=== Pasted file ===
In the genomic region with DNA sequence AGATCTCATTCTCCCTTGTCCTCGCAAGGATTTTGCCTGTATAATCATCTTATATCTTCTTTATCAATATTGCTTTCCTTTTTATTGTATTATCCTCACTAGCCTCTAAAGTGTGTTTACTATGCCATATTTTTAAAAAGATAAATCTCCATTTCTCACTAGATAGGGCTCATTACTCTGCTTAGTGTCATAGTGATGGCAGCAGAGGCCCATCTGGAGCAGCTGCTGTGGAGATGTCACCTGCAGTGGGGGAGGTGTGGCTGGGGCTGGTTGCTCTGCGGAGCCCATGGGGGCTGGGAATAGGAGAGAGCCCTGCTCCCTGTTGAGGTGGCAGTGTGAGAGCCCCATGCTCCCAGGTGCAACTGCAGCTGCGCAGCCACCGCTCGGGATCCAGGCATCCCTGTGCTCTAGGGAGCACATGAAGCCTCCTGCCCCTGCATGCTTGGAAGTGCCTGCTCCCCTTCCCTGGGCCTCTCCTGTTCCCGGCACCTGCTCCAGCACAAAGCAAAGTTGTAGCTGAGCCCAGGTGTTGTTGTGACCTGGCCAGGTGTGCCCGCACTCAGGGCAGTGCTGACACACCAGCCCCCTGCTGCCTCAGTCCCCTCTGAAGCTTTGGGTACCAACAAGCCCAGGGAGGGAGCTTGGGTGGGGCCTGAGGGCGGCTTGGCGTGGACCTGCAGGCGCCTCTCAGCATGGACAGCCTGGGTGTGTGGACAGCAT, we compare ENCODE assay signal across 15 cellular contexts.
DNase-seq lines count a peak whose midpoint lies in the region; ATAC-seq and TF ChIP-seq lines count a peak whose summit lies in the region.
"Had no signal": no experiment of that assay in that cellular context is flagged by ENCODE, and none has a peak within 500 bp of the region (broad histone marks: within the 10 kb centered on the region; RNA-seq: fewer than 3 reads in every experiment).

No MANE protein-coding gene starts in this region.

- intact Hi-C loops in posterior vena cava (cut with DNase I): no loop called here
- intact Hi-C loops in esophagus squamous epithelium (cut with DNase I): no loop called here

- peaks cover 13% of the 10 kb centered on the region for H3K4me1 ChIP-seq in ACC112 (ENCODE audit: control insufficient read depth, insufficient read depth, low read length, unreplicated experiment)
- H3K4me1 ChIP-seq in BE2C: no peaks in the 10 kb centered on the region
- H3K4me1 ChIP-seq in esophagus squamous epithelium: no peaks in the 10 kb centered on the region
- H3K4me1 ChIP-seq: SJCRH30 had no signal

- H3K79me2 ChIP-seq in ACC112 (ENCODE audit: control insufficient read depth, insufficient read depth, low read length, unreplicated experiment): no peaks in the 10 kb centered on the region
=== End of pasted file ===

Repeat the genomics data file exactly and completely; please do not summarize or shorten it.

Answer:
In the genomic region with DNA sequence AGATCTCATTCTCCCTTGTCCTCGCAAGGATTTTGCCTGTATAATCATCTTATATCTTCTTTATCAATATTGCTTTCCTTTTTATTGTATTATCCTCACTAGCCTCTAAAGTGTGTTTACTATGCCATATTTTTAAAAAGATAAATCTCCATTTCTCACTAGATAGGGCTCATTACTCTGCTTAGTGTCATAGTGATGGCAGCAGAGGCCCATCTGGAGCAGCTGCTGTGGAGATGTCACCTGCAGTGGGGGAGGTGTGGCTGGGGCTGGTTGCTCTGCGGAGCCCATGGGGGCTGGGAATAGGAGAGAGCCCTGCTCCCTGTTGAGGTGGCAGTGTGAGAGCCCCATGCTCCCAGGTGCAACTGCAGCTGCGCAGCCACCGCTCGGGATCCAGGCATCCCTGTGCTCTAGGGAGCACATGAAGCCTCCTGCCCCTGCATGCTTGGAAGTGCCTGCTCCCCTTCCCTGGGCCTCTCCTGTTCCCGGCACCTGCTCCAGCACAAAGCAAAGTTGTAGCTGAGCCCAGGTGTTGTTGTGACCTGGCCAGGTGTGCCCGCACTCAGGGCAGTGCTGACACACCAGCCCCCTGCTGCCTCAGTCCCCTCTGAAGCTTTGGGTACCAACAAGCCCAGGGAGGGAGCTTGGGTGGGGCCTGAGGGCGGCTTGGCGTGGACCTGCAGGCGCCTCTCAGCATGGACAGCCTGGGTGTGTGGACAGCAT, we compare ENCODE assay signal across 15 cellular contexts.
DNase-seq lines count a peak whose midpoint lies in the region; ATAC-seq and TF ChIP-seq lines count a peak whose summit lies in the region.
"Had no signal": no experiment of that assay in that cellular context is flagged by ENCODE, and none has a peak within 500 bp of the region (broad histone marks: within the 10 kb centered on the region; RNA-seq: fewer than 3 reads in every experiment).

No MANE protein-coding gene starts in this region.

- intact Hi-C loops in posterior vena cava (cut with DNase I): no loop called here
- intact Hi-C loops in esophagus squamous epithelium (cut with DNase I): no loop called here

- peaks cover 13% of the 10 kb centered on the region for H3K4me1 ChIP-seq in ACC112 (ENCODE audit: control insufficient read depth, insufficient read depth, low read length, unreplicated experiment)
- H3K4me1 ChIP-seq in BE2C: no peaks in the 10 kb centered on the region
- H3K4me1 ChIP-seq in esophagus squamous epithelium: no peaks in the 10 kb centered on the region
- H3K4me1 ChIP-seq: SJCRH30 had no signal

- H3K79me2 ChIP-seq in ACC112 (ENCODE audit: control insufficient read depth, insufficient read depth, low read length, unreplicated experiment): no peaks in the 10 kb centered on the region